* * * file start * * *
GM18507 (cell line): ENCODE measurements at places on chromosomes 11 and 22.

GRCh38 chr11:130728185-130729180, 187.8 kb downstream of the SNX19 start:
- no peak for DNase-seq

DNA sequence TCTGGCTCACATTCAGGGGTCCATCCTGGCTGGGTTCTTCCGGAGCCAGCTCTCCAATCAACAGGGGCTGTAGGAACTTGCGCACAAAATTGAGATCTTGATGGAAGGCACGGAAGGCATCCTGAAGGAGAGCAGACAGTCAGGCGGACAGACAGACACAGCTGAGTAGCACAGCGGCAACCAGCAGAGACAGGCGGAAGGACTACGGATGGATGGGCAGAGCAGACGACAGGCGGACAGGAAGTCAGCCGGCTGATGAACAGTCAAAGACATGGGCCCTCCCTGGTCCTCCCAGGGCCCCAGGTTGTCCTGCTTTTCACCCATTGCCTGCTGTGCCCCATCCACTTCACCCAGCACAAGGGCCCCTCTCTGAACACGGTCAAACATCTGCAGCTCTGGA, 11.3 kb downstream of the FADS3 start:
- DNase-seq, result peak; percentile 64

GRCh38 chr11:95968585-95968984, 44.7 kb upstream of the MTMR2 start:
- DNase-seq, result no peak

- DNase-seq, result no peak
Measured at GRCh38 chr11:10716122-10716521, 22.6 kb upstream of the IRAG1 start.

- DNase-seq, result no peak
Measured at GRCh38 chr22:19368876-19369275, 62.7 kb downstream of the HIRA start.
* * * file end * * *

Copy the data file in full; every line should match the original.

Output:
GM18507 (cell line): ENCODE measurements at places on chromosomes 11 and 22.

GRCh38 chr11:130728185-130729180, 187.8 kb downstream of the SNX19 start:
- no peak for DNase-seq

DNA sequence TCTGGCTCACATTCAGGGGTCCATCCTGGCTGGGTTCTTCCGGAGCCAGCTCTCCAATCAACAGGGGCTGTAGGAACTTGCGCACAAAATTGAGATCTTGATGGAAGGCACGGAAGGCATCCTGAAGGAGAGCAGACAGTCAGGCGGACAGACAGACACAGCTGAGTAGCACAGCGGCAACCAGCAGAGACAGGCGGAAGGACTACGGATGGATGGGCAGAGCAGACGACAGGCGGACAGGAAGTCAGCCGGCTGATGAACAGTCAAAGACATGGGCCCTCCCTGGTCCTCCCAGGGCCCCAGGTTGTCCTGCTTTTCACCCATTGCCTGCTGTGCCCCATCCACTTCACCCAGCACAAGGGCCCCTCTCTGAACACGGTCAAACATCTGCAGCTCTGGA, 11.3 kb downstream of the FADS3 start:
- DNase-seq, result peak; percentile 64

GRCh38 chr11:95968585-95968984, 44.7 kb upstream of the MTMR2 start:
- DNase-seq, result no peak

- DNase-seq, result no peak
Measured at GRCh38 chr11:10716122-10716521, 22.6 kb upstream of the IRAG1 start.

- DNase-seq, result no peak
Measured at GRCh38 chr22:19368876-19369275, 62.7 kb downstream of the HIRA start.